Reported by Dana Vitek
I’ve been a Spellbinders customer since the beginning of time. I have one of the original Wizards; it says “Patent Pending” on it. I’ve been collecting the Spellbinders dies since before the Nestibilities came out. As such, I have amassed quite the collection:
|I may or may not have a problem.|
So when the time came to test out the Spellbinders Grand Calibur, I was the obvious choice. Kandi did such a great job yesterday describing the contents of the box and such, I’ll just get right down to the business of showing off.
The first thing I wanted to cut and emboss has been hanging out in my craft room for years:
This is Craft-a-Board, developed by Ellen Hutson for use with the Spellbinder Nestabilities. It’s a sturdy board, like chipboard, but nicer. I could never get the Nestabilities to cut cleanly through it with the original Wizard, so I was excited to try it with the Grand Calibur.
I laid out all the dies I wanted to cut. The largest scalloped square there is the very biggest of the Grand Scalloped Squares. I also threw some scalloped paisleys on there because I had SO MUCH ROOM on the cutting platform.
Here they are after one pass through the Grand Calibur:
One piece didn’t cut cleanly all the way through, but a quick pass of the craft knife, and it was ready to go.
Compared to the trouble I had with this stuff using the original Wizard, I was thrilled!
While I had the Craft-a-Board out, I decided to make a puzzle for my daughter, using the Spellbinders Jigsaw Puzzle Die. I traced out the size of the die in pencil, and then went to town stamping and coloring the Craft-a-Board:
I centered the die over the design, and ran it through the Grand Calibur:
One pass through…
and here it is in pieces:
Most of the pieces came apart with a little back and forth wiggling; I think I had to cut 2 or 3 pieces with the craft knife, and it literally only took seconds to do that. A quick, personalized 20-piece puzzle for my kid. These would be great as birthday party favors!
Now then, I have letterpress on the brain because I just finished up a some letterpress projects, and the packaging of the Spellbinders Impressibilities caught my eye. It says it can be used for letterpressing. Don’t mind if I do!
I pulled out my letterpress paper and ink, and inked up the Paisley Impressibility:
I laid it on top of the paper on the ‘A’ plate. I ran it through the machine using the “embossing sandwich” but there wasn’t enough pressure, and I didn’t get a good deboss.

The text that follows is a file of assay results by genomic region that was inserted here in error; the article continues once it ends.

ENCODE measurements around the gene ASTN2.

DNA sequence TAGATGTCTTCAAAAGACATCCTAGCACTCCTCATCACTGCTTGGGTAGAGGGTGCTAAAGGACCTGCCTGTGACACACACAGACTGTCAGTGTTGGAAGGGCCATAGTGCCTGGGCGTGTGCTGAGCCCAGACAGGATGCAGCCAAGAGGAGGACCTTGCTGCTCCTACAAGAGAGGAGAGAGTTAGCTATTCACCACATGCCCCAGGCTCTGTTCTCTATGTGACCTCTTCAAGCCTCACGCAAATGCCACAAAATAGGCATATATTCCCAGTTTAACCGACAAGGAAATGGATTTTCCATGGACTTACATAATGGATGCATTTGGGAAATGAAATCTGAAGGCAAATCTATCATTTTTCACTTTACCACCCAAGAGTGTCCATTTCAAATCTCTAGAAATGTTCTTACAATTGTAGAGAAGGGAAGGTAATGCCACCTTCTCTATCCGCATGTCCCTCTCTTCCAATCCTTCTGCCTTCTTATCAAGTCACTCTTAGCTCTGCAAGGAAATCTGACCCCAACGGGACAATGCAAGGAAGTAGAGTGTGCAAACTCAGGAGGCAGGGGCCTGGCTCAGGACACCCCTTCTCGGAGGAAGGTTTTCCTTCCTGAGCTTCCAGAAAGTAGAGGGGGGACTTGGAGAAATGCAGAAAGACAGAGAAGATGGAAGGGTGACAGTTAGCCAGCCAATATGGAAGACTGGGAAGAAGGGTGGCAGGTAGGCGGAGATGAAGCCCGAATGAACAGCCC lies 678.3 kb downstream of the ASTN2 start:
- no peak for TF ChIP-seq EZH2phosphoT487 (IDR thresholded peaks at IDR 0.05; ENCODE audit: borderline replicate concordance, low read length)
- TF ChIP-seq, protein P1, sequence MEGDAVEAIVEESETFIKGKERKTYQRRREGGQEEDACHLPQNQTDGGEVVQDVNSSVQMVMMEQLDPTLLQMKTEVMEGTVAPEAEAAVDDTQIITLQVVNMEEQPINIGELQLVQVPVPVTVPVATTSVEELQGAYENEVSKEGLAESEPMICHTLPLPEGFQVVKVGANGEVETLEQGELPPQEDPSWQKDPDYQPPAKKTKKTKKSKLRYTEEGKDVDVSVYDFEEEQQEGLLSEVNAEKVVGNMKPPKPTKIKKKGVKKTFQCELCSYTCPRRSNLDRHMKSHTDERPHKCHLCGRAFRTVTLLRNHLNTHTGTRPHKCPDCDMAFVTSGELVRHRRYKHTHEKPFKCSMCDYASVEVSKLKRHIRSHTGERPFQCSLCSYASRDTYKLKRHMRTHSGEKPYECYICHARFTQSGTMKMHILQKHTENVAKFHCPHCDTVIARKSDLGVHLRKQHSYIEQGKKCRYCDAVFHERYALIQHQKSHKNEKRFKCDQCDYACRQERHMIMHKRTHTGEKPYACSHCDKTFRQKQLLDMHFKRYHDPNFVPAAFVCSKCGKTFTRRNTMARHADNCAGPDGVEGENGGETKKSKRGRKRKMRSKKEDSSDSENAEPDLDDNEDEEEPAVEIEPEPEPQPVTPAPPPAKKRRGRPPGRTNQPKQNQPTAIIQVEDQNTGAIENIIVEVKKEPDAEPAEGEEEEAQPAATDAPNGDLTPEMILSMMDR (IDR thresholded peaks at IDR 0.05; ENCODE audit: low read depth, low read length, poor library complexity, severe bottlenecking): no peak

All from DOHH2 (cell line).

So I tried it again with the regular cutting sandwich (‘A’ plate, paper, Impressibility, ‘C’ plate), and voila! It looks fabulous!
|I was really impressed! Pun intended!|
Moving on to one of my favorite media: shrink plastic! I love making little charms for cards and jewelry, and I wanted to see if the Grand Calibur generated enough pressure to cut plastic with the low-profile Nestibilities.
I ran it through the Grand Calibur, and the plastic cut with no trouble at all! I set my old-school Old Milwaukee heat-gun to work, and came up with this cute little dragonfly:
Here’s a fun little card for a coworker’s new baby girl, using the letterpressed paper, the dragonfly charm, and some cut paisleys:
I figured that since it could cut shrink plastic, it could probably cut thicker plastic too, like the ubiquitous clamshell packaging. I swear, I have saved every plastic package since the late ’90s. Really. I refuse to let it go to a landfill, but I’ve never really figured out what to do with it. Well, now I know!
|This is actually the packaging from the Grand Scalloped Square Nestabilities|
|again, one pass through, no problem…|
|all sanded up and ready to go!|
I’ll bet you’re wondering what I made with all this stuff… okay, I’ll show you.
While I was cutting paisleys, I cut a bunch of them, and made a scrapbook layout featuring my kid wearing a dinosaur hat:
|this was a happy little accident… 2 paisleys=a heart!|
|this kid knows what’s up.|
I decided my layout needed some rub-ons, but didn’t have the energy to use that Popsicle stick doohicky, so I placed the rub-on where I wanted it, and ran it through the Grand Calibur, just to see if the pressure would transfer the rub-on.
It totally did! What a time-saver!
And here’s the finished layout. This uses the largest (8″) Scalloped Square that I cut from the Craft-a-Board; the smaller scalloped square, also from the Craft-a-Board; that sanded plastic piece that I cut from the packaging, and the Paisley heart:
|Please be gentle… I am not a scrapbooker!|
I put the Grand Calibur through its paces, and am happy to report that I never found anything it couldn’t do. EXCEPT. Except it is just not quite big enough to use the regular Sizzix dies. I was so hoping that I could whittle down my die-cutting machine collection to just the Grand Calibur, but I have way too much $$$ invested in regular Sizzix dies, so the Big Shot stays.
- Wide-format opening allows for 8″ dies to be used.
- Grand Nestabilities match the smaller Nestabilities, and allow for layering.
- Easy-to-turn handle, no shooting the sandwich stack across the room like with the original Wizard.
- Can cut lots of media, not just cardstock.
- It’s pink. Ish. Kind of a raspberry, really, but I’m down with that.
- Opening is not quite big enough to allow a regular Sizzix die through.
- The crank handle takes many revolutions; seems like the gear ratio should be reset.
- That’s all I’ve got. Really.
Our friends at Spellbinders have given us a set of Grand Scalloped Squares AND a set of Grand Squares (which coordinate) to give to one lucky reader (that’s a $100 value!). Just leave a comment on this blog post answering this question:
Knowing now what different media you can cut with the Grand Calibur and the Nestabilities, what would you try to cut?
One comment per person, please. Winner will be selected on Friday, April 29, 2011.